Acidity. To determine the acidity, 18 grams of sample are weighed into a white cup, twice the volume of distilled water is added, and the solution is titrated with 0.1 N sodium hydroxide, using phenolphthalein as indicator.

Foreign fats. The stress of competition keeps alive the idea of substituting a cheaper vegetable fat for the more expensive butterfat. To identify the fat, it is extracted from the ice cream in pure condition, and its chemical and physical properties are determined as out-lined in the official methods.

Colors. Ice cream should be examined to ascertain whether the colors used are the harmless ones certified by the If. S. Department of Agriculture. The methods used depend on the solvent extraction of the water- or oil-soluble colors from the treated mix, and their identification by color reactions with different reagents.

Phosphatase test. A properly pasteurized mix should show no phosphatase activity. Each flavor should be tested individually, with the nuts and fruits strained out. It is important that control tests be made to determine the presence of any reacting products from the flavors.

Bacteriological examination. Samples of the ingredients, after mixing with a sterile spatula, are placed in sterile bottles. Frozen ice cream is sampled by removing a portion, including the top layer, with a sterile spoon. Samples must be kept well refrigerated, and should be analyzed within 4 hours. The ice cream is melted at a temperature not to exceed about 110° F. to avoid injuring any of the organisms. Fay recommended 42 that, for routine testing, the volumetric measurement of the melted ice cream is sufficiently accurate, whereas for research or regulatory control, the gravimetric method is preferred.

Bacterial counts. The technic for making bacteriological colony counts on standard media follows closely the methods prescribed for milk (see page 94).

Direct microscopic examination. The direct microscopic examination of stained preparations of ice cream is useful for detecting the degree and kind of bacterial contamination of the dairy products and other ingredients of the mix, as well as the bacteria, yeasts, and molds of the fruits, nuts, and stabilizers and colors."'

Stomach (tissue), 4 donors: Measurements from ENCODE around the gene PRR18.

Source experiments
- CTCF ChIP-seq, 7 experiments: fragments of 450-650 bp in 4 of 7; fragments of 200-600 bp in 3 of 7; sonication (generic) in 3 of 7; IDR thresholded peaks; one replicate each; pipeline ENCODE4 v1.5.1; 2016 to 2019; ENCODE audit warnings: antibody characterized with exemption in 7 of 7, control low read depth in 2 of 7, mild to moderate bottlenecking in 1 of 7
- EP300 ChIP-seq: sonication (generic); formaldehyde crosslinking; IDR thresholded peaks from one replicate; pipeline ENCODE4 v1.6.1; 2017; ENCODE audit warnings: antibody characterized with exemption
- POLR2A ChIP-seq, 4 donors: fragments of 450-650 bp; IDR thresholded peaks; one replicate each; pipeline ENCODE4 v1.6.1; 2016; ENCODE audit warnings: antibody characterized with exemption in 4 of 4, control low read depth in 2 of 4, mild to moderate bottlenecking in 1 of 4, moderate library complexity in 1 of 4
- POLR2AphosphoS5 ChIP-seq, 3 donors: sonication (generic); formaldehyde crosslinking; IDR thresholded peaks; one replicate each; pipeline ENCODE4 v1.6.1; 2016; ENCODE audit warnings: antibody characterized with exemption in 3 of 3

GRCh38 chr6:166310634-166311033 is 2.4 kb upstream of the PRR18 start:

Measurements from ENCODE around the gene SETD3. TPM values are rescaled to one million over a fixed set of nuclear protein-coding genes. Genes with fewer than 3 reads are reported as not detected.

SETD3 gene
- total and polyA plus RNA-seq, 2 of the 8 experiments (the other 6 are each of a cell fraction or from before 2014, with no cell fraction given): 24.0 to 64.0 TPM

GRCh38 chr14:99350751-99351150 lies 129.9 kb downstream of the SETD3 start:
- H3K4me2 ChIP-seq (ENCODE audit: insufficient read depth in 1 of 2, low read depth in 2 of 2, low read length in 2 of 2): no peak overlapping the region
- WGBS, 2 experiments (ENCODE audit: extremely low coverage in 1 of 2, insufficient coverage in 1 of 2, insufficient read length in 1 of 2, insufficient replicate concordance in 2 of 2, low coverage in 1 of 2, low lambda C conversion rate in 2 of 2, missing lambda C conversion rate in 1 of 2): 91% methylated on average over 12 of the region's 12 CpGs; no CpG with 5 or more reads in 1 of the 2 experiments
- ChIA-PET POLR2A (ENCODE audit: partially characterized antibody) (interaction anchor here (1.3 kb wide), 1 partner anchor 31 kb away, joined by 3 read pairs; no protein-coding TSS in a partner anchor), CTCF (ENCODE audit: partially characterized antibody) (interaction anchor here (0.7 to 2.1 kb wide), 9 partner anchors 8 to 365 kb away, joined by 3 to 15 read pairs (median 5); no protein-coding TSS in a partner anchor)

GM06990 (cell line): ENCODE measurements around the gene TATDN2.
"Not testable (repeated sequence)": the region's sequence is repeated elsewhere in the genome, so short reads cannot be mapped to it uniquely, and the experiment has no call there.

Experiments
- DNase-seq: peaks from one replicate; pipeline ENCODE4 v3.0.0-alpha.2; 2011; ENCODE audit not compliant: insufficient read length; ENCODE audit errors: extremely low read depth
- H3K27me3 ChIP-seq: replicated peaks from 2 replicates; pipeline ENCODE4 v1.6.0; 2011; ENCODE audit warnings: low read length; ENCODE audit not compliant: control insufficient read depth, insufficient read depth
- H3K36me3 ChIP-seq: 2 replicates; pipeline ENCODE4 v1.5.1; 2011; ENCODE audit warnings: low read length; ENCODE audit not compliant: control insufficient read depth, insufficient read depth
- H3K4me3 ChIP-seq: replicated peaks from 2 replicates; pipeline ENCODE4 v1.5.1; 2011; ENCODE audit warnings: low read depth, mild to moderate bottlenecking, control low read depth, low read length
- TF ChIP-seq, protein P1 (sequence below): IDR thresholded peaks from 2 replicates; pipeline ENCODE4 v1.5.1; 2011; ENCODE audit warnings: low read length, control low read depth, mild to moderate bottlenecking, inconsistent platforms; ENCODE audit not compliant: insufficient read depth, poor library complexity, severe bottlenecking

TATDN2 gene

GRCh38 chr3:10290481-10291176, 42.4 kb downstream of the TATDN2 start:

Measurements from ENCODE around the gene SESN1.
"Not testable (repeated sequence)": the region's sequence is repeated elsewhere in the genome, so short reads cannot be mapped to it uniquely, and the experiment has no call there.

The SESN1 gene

Colon group (Escherichia-Aerobacter) determination. These organisms are determined in ice cream by means of the same methods as in milk. Formate-ricinoleate broth has been found by some workers a more dependable medium for the detection of the colongroup bacteria in ice cream than was the Brilliant Green bile broth when only the presumptive test was employed (see page 94).

Anaerobic spore test. Weinzirl and Harris applied this test to ice cream as an index to manurial pollution. The method consists of adding 1 milliliter of ice cream to 10 milliliters of sterile water in each of five sterile test tubes, each, containing about 2 milliliters of sterile vaseline, and incubating at 37° C. for 96 hours. A positive reaction is indicated by a gassy fermentation in three or more of the five tubes.

Reductase test. Macy found that cream could be graded into classes similar to milk (see page 95) if the concentration of the methylene blue solution is tripled, namely, by dissolving 3 tablets instead of 1 as for milk.

Supervisory procedure. Product examination. Samples of all the ingredients of ice-cream mix must be taken at the plant, brought to the laboratory in sealed containers, and examined for wholesomeness, cleanliness, and freedom from adulteration.

In the melting of the sample, it is possible that some butterfat may churn out and thus escape uniform incorporation in the rest of the sample. If the cold sample is weighed out, care must be taken that moisture does not condense on the container on the scales, thereby giving a lighter sample than intended, with consequent lower fat recovery. The composition must comply with local standards and with the label on the package.

The bacteriological significance of the plate colony counts of ice cream is about the same as in milk. When the mix is made entirely from fresh dairy products which have not been heated, pasteurization should kill about 99 percent of the organisms; but inasmuch as most of the ice cream is made from ingredients which have been pasteurized, condensed, or otherwise heated, this destruction may run as low as 90 percent. It is reasonable to expect ice cream to average about 5000 to 10,000 colonies per milliliter by the standard plate technic, although some manufacturers do better than this. A high count indicates carelessness, neglect, or some other remedial condition such as dirty equipment, ineffective refrigeration, or raw materials of too high a bacterial content.

With regard to the significance of the determination of coliform organisms, no one has shown that their determination in ice cream should be the same as in milk. Moreover, no one knows just what their significance is. However, as a qualitative, unofficial instrument, their determination is useful in that it serves to indicate any bacterial pick-up in the plant operations. The presence of a few organisms in a sample may be only the survival of a few resistant strains through the pasteurization process. Anything more than several, say 10 per milliliter, indicates an unusual case of resistance or a plant pick-up. No regulatory action concerning their presence in ice cream should be taken until there has been a bacteriological line run of the plant.